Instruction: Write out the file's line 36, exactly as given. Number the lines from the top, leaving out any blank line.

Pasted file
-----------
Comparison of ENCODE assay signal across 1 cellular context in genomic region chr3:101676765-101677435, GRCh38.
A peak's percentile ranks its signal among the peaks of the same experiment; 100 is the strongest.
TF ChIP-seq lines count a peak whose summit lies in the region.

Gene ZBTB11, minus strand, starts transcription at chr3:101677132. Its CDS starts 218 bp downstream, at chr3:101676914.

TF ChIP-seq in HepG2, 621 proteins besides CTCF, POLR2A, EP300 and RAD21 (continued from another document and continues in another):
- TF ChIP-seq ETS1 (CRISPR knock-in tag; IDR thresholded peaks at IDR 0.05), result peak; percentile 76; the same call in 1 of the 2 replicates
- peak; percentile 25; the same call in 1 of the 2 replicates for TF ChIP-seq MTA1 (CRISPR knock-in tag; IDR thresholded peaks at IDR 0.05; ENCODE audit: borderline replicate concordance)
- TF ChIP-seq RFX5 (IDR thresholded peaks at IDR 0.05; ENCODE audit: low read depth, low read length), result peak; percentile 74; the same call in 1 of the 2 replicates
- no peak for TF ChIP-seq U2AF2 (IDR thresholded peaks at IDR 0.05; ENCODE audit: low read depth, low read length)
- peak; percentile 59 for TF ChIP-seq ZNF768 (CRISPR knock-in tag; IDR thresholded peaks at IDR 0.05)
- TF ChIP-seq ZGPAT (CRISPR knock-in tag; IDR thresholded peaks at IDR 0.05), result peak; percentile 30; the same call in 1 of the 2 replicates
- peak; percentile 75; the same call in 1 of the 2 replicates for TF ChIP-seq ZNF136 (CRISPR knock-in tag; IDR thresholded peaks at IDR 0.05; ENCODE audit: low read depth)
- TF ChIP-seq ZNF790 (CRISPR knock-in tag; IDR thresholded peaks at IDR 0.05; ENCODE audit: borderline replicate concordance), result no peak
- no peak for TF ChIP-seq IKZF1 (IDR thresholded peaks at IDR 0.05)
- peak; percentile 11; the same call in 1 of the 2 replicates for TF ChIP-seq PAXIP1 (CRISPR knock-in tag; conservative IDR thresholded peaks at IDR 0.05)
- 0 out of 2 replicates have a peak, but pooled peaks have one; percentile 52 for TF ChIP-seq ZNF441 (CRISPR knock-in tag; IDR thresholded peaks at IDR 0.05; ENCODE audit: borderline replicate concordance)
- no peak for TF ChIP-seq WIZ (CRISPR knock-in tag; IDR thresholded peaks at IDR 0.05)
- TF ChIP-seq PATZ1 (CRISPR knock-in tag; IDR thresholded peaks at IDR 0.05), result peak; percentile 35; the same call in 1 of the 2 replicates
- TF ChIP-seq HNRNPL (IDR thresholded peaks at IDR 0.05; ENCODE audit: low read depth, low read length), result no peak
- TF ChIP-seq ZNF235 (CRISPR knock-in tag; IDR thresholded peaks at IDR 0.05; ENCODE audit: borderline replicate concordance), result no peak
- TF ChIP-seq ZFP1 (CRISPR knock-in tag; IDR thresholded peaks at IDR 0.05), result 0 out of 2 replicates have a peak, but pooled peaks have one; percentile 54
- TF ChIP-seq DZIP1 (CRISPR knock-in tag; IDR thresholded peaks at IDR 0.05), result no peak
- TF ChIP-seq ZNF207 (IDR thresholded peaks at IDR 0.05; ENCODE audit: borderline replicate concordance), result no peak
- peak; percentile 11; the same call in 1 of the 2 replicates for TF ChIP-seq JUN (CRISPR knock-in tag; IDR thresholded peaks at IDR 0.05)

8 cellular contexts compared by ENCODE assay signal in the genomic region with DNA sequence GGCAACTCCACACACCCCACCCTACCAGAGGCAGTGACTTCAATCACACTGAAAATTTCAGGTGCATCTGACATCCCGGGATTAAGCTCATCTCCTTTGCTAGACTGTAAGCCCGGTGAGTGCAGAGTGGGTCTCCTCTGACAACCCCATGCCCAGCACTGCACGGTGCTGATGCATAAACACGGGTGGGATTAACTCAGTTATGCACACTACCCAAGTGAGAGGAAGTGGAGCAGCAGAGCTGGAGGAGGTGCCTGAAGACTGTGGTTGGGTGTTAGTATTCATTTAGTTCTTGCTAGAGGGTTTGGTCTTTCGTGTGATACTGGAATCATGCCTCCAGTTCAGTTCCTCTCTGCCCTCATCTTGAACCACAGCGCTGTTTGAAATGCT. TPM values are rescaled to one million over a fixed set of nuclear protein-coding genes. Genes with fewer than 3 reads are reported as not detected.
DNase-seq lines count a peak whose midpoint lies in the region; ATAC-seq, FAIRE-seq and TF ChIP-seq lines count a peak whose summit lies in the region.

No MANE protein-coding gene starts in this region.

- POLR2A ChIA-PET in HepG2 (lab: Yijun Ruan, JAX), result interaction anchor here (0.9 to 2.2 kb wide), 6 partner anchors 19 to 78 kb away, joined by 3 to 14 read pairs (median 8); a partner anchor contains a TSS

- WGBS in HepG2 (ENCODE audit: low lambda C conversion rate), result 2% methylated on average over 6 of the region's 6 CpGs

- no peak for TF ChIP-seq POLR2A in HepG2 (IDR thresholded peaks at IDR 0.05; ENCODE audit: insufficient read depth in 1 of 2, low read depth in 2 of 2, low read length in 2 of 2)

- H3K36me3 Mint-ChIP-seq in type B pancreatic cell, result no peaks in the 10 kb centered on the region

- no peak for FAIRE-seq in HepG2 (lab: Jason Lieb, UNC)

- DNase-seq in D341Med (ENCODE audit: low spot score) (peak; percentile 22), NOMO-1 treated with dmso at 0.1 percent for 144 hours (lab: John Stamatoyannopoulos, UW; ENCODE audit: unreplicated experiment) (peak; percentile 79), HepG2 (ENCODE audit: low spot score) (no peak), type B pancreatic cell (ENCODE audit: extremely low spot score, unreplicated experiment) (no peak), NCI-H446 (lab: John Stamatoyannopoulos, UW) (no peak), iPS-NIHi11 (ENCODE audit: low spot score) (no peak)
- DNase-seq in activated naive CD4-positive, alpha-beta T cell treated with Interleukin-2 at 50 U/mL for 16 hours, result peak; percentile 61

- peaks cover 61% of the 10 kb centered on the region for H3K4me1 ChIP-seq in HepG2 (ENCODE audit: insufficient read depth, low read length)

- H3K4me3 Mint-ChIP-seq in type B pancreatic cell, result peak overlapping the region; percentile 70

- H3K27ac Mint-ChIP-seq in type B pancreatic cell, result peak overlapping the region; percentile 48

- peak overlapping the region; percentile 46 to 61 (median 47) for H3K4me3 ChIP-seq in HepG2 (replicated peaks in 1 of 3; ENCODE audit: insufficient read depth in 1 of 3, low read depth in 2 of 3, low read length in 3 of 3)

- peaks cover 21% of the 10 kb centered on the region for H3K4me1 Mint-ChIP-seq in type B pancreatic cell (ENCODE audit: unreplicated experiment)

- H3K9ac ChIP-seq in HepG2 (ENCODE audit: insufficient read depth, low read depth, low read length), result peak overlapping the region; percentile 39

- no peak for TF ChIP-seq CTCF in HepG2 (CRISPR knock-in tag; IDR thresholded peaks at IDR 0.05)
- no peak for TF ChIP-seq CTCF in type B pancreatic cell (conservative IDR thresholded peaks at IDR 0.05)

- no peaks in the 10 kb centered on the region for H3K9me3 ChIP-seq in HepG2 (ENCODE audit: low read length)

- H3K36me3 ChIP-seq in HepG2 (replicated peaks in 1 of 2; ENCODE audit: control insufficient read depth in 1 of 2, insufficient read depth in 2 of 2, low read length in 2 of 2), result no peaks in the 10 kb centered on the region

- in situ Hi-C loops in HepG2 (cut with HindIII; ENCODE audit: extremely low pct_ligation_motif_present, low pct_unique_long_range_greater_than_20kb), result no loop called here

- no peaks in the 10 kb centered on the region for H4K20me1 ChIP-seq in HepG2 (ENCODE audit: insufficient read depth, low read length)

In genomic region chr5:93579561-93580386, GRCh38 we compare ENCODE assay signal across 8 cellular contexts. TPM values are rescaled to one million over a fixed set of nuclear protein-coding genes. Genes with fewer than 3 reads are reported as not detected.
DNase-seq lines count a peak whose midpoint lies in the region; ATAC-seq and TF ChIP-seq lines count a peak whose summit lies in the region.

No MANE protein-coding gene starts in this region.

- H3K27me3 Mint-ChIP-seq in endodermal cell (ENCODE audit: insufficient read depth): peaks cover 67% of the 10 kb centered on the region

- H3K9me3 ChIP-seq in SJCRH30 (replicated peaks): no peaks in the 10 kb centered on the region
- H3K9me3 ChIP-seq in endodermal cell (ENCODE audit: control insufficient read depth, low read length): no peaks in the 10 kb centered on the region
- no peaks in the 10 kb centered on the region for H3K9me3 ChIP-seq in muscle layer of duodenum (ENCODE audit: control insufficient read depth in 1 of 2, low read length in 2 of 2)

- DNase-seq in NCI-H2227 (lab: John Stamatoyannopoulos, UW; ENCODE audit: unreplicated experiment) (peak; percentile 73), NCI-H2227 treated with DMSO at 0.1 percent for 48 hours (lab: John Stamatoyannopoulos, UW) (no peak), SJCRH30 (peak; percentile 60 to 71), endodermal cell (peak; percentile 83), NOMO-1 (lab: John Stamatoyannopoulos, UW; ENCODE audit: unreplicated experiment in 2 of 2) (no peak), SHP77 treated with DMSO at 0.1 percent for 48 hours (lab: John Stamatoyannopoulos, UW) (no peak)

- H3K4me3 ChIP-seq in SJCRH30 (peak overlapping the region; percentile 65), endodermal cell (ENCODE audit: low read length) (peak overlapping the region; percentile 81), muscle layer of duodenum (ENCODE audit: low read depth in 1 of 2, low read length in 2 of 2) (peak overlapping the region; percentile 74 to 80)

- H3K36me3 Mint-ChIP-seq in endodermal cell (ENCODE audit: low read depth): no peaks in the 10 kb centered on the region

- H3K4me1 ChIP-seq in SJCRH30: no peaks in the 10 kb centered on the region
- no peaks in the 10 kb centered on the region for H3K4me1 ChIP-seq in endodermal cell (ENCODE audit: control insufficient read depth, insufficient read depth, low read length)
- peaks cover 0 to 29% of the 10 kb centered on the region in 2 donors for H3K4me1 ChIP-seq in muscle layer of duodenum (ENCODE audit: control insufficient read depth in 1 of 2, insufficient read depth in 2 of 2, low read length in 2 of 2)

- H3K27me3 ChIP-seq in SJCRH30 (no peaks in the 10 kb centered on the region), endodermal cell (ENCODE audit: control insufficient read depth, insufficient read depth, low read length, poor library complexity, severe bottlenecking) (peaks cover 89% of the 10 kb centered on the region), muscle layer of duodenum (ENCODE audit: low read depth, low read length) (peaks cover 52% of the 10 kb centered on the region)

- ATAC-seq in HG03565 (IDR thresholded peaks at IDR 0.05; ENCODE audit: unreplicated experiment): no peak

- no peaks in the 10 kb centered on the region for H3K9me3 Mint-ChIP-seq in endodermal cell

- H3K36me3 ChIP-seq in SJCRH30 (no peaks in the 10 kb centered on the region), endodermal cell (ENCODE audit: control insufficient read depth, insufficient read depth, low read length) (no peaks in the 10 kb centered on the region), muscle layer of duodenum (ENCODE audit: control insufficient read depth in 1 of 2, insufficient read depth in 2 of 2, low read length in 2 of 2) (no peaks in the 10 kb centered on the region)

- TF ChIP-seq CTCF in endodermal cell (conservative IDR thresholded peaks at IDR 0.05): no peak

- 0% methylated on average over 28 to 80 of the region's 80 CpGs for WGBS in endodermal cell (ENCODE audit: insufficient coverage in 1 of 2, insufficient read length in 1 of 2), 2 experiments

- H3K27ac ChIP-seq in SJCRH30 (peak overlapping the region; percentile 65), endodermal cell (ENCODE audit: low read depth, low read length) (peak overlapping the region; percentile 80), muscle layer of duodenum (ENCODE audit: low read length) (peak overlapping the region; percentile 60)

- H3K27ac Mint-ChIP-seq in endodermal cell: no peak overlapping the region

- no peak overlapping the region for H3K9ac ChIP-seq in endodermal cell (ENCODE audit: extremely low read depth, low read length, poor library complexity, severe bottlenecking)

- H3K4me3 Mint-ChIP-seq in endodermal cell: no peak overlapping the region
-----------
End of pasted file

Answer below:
- H3K4me3 Mint-ChIP-seq in type B pancreatic cell, result peak overlapping the region; percentile 70